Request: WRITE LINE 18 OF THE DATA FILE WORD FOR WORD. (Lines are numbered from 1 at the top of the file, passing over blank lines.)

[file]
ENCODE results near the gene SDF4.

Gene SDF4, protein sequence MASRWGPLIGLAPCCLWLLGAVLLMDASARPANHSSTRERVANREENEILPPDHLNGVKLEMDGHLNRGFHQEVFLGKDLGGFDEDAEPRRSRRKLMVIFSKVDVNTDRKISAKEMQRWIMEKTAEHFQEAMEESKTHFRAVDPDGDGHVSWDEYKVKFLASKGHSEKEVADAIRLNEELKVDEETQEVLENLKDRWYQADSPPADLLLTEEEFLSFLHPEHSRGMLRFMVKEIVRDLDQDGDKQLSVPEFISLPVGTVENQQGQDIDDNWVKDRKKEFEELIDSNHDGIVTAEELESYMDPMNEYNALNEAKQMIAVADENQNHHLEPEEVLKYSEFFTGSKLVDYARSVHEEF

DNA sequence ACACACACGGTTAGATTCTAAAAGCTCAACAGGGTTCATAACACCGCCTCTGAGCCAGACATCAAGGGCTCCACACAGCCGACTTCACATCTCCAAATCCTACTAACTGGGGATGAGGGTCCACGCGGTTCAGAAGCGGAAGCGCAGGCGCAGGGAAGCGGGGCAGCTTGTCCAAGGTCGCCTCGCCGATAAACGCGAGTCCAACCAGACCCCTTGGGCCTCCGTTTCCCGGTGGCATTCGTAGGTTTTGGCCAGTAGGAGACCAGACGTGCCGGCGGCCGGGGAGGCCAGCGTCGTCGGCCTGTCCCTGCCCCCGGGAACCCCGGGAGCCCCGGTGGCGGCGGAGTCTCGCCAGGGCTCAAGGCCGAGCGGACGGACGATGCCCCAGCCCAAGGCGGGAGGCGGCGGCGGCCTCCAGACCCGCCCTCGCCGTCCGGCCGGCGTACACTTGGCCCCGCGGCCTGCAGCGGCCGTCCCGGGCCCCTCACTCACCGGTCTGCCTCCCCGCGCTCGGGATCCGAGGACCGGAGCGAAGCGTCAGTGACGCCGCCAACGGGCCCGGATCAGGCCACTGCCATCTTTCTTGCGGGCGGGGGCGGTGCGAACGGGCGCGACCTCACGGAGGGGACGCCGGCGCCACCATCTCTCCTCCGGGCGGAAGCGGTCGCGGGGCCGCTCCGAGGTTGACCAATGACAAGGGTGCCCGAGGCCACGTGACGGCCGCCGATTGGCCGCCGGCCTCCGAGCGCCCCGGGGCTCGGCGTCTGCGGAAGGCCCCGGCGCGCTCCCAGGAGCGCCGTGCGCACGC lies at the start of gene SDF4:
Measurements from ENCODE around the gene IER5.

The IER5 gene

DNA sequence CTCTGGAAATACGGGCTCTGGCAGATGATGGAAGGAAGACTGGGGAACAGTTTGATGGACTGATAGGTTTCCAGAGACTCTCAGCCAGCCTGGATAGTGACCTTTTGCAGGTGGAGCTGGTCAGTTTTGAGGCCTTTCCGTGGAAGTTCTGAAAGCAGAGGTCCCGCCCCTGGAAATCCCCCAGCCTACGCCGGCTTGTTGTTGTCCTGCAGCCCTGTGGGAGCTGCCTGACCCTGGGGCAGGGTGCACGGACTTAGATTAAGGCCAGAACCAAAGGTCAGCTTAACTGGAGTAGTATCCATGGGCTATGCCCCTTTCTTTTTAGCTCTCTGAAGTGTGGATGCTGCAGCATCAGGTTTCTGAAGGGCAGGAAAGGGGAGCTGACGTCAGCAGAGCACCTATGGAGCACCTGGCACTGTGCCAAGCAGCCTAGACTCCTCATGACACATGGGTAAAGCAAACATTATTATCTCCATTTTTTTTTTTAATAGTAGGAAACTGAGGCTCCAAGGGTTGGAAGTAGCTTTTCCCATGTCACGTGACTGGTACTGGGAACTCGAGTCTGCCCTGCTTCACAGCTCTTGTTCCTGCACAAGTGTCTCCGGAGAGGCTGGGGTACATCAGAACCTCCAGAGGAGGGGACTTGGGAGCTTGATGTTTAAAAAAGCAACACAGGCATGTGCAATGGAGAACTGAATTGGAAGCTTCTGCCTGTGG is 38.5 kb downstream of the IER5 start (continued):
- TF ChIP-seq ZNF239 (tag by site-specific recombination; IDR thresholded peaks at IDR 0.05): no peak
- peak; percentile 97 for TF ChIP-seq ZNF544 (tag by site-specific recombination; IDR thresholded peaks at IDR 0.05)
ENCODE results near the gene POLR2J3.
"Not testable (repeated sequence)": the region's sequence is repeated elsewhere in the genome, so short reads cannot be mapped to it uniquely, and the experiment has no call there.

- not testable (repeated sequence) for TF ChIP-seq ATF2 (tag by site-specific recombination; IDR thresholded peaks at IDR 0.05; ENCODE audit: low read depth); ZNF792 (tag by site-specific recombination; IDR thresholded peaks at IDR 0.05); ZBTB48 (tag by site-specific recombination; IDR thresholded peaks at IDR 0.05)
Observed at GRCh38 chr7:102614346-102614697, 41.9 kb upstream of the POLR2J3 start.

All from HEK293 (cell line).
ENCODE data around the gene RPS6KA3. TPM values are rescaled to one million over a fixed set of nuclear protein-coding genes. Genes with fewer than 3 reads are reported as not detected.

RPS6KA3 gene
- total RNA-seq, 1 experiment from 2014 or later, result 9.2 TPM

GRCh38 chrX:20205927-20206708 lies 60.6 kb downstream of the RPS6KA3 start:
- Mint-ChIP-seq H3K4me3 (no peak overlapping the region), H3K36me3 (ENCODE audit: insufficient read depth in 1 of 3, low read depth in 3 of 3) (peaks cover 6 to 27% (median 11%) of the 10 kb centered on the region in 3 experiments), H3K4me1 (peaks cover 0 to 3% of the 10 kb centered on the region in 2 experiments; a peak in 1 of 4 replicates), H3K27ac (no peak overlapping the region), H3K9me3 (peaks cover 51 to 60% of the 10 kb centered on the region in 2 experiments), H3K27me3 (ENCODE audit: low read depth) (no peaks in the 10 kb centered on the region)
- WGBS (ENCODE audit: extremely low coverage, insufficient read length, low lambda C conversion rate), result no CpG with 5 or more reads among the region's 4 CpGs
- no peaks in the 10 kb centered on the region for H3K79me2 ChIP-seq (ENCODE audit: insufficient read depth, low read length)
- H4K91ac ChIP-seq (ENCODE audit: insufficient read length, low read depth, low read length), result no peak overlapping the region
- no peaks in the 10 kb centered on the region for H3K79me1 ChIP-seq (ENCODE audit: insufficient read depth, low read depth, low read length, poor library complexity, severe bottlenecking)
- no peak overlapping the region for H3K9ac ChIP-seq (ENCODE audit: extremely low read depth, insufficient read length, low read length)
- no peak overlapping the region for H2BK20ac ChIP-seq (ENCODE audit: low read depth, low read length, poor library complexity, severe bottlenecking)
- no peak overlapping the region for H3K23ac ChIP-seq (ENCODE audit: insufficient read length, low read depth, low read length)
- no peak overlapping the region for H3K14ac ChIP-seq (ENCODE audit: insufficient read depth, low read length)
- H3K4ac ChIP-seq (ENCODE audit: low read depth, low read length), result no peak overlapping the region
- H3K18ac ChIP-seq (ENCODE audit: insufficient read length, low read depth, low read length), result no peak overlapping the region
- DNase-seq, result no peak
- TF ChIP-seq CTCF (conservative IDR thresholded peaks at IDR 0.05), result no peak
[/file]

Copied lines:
- Mint-ChIP-seq H3K4me3 (no peak overlapping the region), H3K36me3 (ENCODE audit: insufficient read depth in 1 of 3, low read depth in 3 of 3) (peaks cover 6 to 27% (median 11%) of the 10 kb centered on the region in 3 experiments), H3K4me1 (peaks cover 0 to 3% of the 10 kb centered on the region in 2 experiments; a peak in 1 of 4 replicates), H3K27ac (no peak overlapping the region), H3K9me3 (peaks cover 51 to 60% of the 10 kb centered on the region in 2 experiments), H3K27me3 (ENCODE audit: low read depth) (no peaks in the 10 kb centered on the region)